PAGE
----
The lateness certainly didn’t endear the defendant any further to the gaggle of journalists who began queueing for courtroom seats as early as 6am in anticipation of a huge crowd of gawkers at what promises to be the financial fraud trial of the decade.
That turned out to be wasted heroics, however — and only partly because of SBF’s tardiness. For one, there was no crowd — if there is such a thing as a trial groupie, they didn’t show, likely pulled away by Donald Trump’s proceedings right next door. Moreover, the order of the day was jury selection, which meant we had to sit in the overflow room and watch something incredibly boring on closed-circuit TV for the next six hours.
The procedure of jury selection primarily amounts to asking a huge number of people a huge number of questions so you can eliminate the ones who have either some conflicting personal connection to the case or an insurmountable bias that would make it impossible for them to judge guilt fairly. In this case, that meant a good number of questions about jurors’ involvement in investing or the financial or technology industries.
A jury of his financial peers (or, hopefully, better than that)
The bad news is that jury selection wasn’t completed, and will continue today.
But in the process so far, we learned that a huge proportion of the prospective jurors have personal connections to the finance industry. No surprise, since jurors for the SDNY are drawn from Manhattan, the Bronx, and outlying counties. Prospective jurors detailed roles at or connections to financial investigations firms, a major global financial regulator, and an investment advisory firm, just for a start.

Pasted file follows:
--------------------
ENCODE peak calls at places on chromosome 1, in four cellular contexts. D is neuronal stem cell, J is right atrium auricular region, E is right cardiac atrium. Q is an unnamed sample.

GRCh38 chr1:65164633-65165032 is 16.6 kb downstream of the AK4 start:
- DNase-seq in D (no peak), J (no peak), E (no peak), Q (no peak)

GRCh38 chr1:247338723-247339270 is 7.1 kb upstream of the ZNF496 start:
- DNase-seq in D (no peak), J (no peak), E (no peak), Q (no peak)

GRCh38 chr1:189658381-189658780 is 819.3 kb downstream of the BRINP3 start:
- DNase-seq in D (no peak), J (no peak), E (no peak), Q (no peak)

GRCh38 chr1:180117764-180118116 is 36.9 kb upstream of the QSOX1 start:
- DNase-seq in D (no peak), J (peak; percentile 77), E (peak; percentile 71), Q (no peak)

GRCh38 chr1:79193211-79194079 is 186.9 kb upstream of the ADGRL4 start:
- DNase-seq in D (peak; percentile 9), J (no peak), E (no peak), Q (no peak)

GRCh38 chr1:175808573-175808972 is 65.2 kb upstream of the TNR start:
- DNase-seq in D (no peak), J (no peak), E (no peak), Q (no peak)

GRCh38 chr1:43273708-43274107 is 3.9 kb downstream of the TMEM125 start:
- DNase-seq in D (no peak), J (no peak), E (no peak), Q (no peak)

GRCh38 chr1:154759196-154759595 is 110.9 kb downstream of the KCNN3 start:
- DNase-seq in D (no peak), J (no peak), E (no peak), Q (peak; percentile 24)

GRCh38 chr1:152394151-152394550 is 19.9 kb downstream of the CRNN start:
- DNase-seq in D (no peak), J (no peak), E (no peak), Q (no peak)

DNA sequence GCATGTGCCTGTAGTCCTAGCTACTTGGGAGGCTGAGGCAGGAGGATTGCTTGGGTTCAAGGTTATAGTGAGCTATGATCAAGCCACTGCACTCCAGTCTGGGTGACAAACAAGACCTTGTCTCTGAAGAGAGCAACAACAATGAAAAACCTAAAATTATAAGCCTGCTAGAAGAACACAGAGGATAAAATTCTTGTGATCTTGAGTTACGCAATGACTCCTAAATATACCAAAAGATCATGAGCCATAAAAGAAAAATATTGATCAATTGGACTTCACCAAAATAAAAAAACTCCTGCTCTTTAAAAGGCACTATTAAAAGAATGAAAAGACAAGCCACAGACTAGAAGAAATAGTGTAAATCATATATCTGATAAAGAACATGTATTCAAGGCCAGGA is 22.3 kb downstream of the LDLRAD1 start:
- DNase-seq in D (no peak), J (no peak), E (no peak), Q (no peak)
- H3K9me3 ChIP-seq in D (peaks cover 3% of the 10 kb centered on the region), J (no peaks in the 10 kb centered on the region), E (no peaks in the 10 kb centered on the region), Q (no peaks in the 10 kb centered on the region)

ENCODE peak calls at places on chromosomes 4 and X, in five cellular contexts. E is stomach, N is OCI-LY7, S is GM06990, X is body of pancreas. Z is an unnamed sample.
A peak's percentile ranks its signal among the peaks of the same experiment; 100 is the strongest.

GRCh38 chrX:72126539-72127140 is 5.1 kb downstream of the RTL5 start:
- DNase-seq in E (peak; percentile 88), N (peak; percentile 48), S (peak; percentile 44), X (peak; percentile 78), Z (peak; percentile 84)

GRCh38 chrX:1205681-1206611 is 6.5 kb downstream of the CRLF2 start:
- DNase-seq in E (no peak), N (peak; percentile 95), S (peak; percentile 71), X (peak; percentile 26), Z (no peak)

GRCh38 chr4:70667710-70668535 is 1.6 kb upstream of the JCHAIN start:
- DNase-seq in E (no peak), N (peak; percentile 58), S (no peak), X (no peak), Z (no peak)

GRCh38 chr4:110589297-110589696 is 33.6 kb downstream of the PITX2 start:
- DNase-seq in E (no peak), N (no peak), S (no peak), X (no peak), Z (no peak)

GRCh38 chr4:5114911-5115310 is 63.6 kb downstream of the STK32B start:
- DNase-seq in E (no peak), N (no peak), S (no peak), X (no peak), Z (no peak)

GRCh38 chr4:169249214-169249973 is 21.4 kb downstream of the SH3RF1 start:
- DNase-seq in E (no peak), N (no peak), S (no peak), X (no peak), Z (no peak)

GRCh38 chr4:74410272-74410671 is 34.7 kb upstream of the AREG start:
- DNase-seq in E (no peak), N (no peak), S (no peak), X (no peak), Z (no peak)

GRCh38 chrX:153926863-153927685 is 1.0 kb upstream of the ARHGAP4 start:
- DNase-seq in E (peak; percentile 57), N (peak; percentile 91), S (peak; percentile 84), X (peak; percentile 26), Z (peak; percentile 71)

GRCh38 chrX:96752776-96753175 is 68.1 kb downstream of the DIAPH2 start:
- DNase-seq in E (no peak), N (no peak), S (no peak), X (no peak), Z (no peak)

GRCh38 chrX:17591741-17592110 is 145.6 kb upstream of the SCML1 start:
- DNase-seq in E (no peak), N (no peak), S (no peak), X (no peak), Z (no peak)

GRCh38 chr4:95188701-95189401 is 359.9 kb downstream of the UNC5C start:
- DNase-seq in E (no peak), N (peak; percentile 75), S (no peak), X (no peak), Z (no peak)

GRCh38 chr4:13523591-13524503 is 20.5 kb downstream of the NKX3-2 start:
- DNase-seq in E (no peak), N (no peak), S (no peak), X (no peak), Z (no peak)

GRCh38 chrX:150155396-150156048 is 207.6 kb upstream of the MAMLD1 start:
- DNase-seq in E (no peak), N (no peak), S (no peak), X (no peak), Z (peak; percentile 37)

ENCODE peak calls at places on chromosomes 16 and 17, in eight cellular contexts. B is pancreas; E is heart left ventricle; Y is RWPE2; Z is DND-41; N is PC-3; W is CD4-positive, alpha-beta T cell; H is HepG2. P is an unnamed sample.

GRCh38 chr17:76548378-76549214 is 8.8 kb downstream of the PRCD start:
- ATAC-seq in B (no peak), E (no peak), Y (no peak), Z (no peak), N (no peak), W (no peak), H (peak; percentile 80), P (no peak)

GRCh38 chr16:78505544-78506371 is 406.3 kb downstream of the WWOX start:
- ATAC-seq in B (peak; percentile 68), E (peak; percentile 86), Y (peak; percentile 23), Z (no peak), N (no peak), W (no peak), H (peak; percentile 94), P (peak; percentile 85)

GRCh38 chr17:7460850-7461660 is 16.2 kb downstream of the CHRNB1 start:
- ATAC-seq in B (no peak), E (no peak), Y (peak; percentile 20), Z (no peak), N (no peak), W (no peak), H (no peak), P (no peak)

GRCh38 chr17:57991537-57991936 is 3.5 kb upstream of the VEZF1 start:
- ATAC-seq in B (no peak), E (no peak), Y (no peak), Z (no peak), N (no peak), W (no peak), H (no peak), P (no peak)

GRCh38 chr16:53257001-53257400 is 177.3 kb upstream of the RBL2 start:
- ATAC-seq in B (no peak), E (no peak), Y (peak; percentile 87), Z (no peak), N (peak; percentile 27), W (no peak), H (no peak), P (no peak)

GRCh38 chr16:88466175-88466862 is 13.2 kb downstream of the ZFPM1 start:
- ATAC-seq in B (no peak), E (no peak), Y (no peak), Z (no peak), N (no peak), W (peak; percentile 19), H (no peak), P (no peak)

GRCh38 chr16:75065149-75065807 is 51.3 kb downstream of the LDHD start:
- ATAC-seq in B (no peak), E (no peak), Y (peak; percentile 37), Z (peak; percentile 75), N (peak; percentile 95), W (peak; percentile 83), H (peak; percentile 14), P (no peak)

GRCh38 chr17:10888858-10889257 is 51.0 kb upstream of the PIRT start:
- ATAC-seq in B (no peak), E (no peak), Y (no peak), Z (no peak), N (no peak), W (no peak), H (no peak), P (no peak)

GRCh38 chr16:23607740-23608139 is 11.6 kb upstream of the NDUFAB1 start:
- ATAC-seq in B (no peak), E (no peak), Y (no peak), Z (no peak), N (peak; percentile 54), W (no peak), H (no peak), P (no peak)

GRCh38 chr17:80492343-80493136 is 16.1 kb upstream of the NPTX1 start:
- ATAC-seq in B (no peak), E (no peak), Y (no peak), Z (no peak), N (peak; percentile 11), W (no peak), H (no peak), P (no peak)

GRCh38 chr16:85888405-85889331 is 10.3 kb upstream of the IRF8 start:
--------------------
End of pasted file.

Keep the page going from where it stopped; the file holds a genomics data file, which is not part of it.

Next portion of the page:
Incredibly, one prospective juror was employed by a venture capital fund that had invested in SBF projects and lost money. That prospect was predictably removed from the pool, but what seemed to be a dozen or so other jurors being considered had financial roles or partners in the industry.
It was hard to keep track of which of these prospects remained in the pool by the end of the day (and getting too detailed could compromise jurors’ anonymity anyway). But this is not just a jury pool that contains a lot of finance industry types, it also includes a lot of people in orbits around finance who know it better than average.
So is it good or bad for Sam Bankman-Fried if he happens to stand before a jury of his actual peers — that is, people who (kind of) understand finance?
I believe it’s yet another catastrophe for a defense that has nothing going for it.
Finance professionals and the generally more savvy New York jury are far less likely, at the very least, to be bowled over by buzzword-heavy attempts to paint SBF as some sort of visionary or genius. They may not all instantly understand the mechanics of his fraud, but they are also less likely to be distracted or overwhelmed by the role of cryptocurrency in it.
One prospective juror, in discussing his possible predisposition on the case, glancingly compared Bankman-Fried to notorious 2000s fraudster Bernie Madoff. The judge instantly called a sidebar, perhaps to prevent the prospect from tainting other jurors in the room with his opinion. You can bet these New Yorkers all know who Madoff was.
A smaller number of prospective jurors had invested in cryptocurrency, and of those, all said they had lost money. One said a close relative had lost a life-changing amount of money investing in cryptocurrency. This also, obviously, bodes extremely poorly for Bankman-Fried.
The trial continues today, October 4, with jury selection expected to conclude in the morning, and the prosecution’s opening statement by afternoon.